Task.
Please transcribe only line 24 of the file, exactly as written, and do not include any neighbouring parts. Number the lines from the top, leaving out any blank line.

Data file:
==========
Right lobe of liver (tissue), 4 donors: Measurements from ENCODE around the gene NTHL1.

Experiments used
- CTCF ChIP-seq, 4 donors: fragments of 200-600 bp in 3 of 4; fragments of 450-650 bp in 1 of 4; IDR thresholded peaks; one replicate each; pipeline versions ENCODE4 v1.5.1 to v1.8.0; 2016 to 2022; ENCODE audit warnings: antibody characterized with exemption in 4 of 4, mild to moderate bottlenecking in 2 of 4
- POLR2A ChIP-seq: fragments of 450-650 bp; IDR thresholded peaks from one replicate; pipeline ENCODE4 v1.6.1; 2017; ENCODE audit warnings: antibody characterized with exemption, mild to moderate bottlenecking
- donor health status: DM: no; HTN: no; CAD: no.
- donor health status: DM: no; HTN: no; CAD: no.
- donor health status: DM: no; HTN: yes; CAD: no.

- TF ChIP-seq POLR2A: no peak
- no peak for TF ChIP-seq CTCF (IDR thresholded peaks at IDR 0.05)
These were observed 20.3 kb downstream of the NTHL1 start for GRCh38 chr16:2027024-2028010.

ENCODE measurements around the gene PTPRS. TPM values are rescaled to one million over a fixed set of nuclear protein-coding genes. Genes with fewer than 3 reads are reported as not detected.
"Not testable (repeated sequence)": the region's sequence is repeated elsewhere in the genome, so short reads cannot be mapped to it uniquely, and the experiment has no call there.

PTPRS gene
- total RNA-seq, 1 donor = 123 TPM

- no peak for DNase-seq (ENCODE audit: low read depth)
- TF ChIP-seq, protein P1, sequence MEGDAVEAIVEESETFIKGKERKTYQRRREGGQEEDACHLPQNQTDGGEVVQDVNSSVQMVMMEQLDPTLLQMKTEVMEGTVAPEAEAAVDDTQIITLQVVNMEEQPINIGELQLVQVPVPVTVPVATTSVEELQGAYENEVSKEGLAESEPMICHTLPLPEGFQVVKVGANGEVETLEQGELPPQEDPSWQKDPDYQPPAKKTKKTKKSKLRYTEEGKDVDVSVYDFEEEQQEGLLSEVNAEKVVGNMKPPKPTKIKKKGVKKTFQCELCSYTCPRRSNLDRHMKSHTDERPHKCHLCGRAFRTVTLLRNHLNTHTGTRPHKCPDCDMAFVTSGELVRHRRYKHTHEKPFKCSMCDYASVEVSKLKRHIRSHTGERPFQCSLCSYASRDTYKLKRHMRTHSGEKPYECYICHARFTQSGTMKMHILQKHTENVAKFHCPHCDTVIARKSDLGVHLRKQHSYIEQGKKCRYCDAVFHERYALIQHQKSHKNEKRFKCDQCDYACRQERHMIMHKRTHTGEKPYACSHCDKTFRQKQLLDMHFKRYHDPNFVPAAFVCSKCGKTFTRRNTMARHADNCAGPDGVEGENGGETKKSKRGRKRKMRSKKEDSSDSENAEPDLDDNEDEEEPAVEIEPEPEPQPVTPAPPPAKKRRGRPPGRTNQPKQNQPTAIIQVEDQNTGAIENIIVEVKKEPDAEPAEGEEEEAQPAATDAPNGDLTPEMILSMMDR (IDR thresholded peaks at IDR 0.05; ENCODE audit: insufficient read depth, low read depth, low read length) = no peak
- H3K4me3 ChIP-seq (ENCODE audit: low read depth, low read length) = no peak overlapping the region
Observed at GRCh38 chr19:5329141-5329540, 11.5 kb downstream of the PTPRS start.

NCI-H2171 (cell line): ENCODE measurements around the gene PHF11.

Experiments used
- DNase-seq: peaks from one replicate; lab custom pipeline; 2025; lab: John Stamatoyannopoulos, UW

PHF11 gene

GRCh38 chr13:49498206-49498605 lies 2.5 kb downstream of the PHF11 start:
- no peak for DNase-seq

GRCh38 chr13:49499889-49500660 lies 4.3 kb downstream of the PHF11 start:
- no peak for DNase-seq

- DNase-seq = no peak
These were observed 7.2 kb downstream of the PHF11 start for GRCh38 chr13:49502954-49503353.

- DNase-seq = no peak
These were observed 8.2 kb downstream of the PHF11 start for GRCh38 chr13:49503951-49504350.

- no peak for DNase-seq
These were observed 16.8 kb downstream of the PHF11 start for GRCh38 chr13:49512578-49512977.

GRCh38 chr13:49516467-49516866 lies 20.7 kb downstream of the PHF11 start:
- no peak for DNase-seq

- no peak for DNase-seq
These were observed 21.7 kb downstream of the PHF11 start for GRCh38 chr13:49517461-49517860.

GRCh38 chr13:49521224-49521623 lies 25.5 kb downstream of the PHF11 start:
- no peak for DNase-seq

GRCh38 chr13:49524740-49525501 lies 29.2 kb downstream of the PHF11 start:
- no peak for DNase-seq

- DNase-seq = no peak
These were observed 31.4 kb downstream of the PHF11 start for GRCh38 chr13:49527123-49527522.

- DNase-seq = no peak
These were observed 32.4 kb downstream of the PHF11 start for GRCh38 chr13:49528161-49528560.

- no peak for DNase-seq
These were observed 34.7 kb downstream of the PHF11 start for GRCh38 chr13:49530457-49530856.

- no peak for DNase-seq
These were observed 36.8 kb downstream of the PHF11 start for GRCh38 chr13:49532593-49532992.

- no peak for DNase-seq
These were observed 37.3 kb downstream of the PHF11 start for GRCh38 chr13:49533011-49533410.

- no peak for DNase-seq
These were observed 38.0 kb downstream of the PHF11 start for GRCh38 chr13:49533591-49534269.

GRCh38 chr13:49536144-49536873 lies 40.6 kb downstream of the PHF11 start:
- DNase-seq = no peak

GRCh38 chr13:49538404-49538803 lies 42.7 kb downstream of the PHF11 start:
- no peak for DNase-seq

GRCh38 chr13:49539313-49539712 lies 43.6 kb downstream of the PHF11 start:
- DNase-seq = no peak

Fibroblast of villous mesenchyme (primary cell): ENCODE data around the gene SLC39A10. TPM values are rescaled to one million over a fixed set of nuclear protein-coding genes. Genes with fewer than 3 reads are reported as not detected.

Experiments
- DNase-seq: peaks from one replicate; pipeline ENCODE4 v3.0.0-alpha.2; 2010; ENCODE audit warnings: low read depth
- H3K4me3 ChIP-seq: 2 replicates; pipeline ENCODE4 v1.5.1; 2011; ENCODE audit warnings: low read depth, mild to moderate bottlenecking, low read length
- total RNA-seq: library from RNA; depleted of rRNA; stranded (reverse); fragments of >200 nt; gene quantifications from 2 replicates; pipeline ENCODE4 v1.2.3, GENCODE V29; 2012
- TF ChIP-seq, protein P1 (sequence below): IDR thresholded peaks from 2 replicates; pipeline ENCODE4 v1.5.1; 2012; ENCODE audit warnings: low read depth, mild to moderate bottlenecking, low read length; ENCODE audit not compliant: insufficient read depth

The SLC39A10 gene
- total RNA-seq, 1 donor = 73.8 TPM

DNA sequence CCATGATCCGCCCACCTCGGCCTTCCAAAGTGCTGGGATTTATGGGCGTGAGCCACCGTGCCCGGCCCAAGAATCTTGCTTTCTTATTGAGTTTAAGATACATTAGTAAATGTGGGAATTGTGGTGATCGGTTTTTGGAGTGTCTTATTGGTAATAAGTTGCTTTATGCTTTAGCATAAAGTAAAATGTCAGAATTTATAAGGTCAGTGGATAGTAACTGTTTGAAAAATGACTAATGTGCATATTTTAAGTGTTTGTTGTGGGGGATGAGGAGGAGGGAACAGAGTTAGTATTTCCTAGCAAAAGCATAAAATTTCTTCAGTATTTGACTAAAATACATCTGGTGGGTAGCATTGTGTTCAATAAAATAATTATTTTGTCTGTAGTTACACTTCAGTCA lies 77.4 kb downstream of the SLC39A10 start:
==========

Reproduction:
- no peak for DNase-seq